Can Virtual Goldfish Calm You Down?

Can Virtual Goldfish Calm You Down?

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Can Virtual Goldfish Calm You Down?

Biophilia is the draw that most humans feel towards life. When we’re walking in a forest or watching the incoming waves on a beach, we feel relaxed and more happy.

Studies have shown that this connection with nature can also help calm us down in the face of potential stressful situations – like say a visit to the dentist office. 

Now, author Sue Thomas is making the connection between our biophilia and our technology, noting that there are signs that our human mind doesn’t distinguish between the virtual and the real when it comes to receiving the health benefits of biophilia. 

In other words, it seems that you can gain equal benefit from walking in a forest as from viewing an image of a forest or, as in my case, from watching virtual goldfish as opposed to real ones.

As you might hope, this piece gets into some interesting questions about what is or is not “nature”: 

The other meaning [of nature] is much broader, taking the first and adding to it all the products of human action and intention. Snyder calls it the material world and all its collective objects and phenomena. ‘Science and some sorts of mysticism rightly propose that everything is natural,’ he writes. In this sense, ‘there is nothing unnatural about New York City, or toxic wastes, or atomic energy, and nothing — by definition — that we do or experience in life is “unnatural”.’ That, of course, includes the products of technology.

Though there is a part of me that still cringes here, over the last few years, I’ve come increasingly to adopt this view of nature and technology – and even our organizational structures (but that’s another story).

Why? Because I come back to a question that Kevin Kelly asks in What Technology Wants, which is essentially, when it comes to accepting, or in this case defining, technology, where do you draw the line? The Amish seem to have drawn the line somewhere around the late 1800s (though as Kevin notes, even that isn’t quite true). All kinds of animals use tools, as did we, going back millions of years.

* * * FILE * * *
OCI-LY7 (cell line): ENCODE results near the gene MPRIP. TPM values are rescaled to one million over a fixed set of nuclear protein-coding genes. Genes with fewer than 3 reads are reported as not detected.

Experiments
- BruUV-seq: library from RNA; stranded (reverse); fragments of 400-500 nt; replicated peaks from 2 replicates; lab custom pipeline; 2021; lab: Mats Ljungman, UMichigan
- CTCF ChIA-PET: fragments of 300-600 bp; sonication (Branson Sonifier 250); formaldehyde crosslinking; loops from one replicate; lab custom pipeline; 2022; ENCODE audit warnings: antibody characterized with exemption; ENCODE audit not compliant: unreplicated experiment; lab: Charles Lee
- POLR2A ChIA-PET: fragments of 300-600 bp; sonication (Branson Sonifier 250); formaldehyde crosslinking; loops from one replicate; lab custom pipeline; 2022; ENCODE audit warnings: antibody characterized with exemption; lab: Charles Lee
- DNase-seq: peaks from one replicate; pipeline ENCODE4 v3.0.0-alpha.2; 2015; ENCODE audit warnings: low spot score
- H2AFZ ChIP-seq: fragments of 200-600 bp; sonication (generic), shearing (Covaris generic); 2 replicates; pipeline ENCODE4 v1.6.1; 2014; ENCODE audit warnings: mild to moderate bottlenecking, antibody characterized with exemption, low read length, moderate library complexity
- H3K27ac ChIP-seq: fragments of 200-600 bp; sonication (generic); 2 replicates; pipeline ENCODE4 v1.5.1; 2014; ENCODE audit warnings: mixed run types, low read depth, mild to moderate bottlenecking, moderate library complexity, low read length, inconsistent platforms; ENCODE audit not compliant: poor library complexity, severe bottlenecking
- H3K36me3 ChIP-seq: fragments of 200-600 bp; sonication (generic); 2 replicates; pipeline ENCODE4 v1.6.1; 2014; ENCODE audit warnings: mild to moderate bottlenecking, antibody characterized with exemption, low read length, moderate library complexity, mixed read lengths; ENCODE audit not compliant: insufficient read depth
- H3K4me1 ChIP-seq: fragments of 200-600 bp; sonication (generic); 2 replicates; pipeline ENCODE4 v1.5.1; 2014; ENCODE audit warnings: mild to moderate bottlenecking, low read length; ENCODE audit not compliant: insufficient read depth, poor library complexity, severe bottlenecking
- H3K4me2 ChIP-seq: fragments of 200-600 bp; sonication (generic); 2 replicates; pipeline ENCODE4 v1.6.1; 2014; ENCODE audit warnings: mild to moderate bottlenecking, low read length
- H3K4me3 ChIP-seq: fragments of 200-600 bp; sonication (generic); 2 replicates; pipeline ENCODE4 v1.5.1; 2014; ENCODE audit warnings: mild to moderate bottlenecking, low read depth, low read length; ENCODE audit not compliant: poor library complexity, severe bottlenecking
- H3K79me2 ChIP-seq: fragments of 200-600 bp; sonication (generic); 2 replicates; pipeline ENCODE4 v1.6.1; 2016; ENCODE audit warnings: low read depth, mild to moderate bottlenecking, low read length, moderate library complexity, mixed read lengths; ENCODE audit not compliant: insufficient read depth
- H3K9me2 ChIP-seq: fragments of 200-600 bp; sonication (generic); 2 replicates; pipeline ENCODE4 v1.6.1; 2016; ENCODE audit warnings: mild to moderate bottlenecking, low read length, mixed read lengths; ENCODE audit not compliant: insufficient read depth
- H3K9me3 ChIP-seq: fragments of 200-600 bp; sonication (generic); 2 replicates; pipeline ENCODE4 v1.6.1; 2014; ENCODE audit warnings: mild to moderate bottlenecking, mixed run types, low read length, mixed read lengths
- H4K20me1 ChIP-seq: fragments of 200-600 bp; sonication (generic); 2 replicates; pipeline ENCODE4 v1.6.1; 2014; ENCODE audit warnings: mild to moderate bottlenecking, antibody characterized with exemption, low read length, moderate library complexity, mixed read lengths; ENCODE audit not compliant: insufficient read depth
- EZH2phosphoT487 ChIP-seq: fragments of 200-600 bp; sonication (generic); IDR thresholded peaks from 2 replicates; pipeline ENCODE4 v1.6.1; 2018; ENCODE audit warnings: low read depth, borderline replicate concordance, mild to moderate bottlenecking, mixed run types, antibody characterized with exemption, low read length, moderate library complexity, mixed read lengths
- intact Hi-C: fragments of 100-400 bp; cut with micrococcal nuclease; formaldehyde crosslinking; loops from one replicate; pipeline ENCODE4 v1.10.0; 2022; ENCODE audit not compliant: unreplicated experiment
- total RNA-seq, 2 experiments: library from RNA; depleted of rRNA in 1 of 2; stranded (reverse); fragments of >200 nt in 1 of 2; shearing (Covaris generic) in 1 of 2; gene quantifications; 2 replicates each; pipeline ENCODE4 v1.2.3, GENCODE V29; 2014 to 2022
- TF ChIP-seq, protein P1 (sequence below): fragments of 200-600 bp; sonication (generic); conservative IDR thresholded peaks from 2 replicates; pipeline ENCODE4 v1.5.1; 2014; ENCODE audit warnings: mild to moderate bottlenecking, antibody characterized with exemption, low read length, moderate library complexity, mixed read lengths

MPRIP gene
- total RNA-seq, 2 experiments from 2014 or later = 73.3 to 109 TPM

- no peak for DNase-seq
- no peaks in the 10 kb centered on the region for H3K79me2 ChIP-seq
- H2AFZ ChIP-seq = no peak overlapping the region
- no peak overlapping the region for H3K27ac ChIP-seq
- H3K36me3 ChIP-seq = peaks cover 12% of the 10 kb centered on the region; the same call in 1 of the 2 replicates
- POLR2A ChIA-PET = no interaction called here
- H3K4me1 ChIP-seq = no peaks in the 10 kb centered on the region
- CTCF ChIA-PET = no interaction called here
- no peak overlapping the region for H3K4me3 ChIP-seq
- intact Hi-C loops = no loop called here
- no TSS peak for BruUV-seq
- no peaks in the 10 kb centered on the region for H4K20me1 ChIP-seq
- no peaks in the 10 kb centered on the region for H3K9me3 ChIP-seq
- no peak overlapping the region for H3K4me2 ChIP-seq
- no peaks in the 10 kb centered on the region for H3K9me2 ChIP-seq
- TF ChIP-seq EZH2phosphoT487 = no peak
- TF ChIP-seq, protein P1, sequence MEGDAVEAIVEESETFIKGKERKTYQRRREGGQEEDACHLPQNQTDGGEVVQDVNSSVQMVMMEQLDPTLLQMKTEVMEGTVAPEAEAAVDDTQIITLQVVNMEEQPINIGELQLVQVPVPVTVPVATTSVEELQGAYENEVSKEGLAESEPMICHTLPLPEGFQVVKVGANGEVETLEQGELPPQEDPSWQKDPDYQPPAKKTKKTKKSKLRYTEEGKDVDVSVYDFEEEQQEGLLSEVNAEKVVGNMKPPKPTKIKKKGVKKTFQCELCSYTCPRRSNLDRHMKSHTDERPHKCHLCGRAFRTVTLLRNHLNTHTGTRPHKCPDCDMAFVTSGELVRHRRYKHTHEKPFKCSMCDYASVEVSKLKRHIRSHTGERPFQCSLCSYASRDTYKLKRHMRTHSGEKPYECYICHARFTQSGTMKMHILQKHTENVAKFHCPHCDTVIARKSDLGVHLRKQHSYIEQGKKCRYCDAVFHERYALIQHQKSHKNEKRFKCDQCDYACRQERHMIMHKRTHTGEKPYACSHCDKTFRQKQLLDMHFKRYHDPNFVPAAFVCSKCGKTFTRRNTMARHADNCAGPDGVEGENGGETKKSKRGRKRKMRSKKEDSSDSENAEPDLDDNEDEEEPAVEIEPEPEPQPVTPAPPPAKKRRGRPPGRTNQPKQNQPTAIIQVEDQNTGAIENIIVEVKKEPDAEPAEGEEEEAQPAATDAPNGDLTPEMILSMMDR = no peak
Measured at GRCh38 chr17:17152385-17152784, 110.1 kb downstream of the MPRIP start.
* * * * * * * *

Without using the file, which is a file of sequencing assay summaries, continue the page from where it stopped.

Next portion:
So where do you draw the line in terms of what is – and is not – natural?

And, to the point of this article, does it really matter if it makes you feel good? On this last question, I think it does matter. It matters because our traditional environment is a wondrous complexity, a living treasure. As we make way for new notions of nature, it should never, never undermine the sacredness of that which came before it. 

This article is a good read. 

#nature   #artificialreality  

http://www.aeonmagazine.com/nature-and-cosmos/can-we-get-all-the-nature-we-need-from-the-digital-world/

5 comments

  1. Gideon Rosenblatt Nature – Life’s umbilical cord.

  2. Great way to think about it, Roland J. Ruttledge youis. 

  3. What I repeated ad infinitum to those of my generation who kept looking for “natural,” was that “POISON IS NATURAL!”  The word means nothing of itself. 

    That said, I think that we may be heading for the day when living in a forest (as I do) may be something that we do just “on purpose” to ensure that all our digitizing and pixelating does not lead us into becoming disconnected from the “sacredness” of what got us to be here, what makes us happy to be here and what gives us joy.

  4. Nicely said, Meg Tufano. 

  5. There is a gigantic difference between reality and visual pics or movies. Human brain cannot be dodged, like that of animals. Watching a video of a sea beach or forest, may have a pleasing or relaxing effect on our mind, but we know that it is only a movie, so the effect will not be of that magnitude when we actually view a sea or walk through a forest. So the nature in digital form can never be a substitute   of real one.

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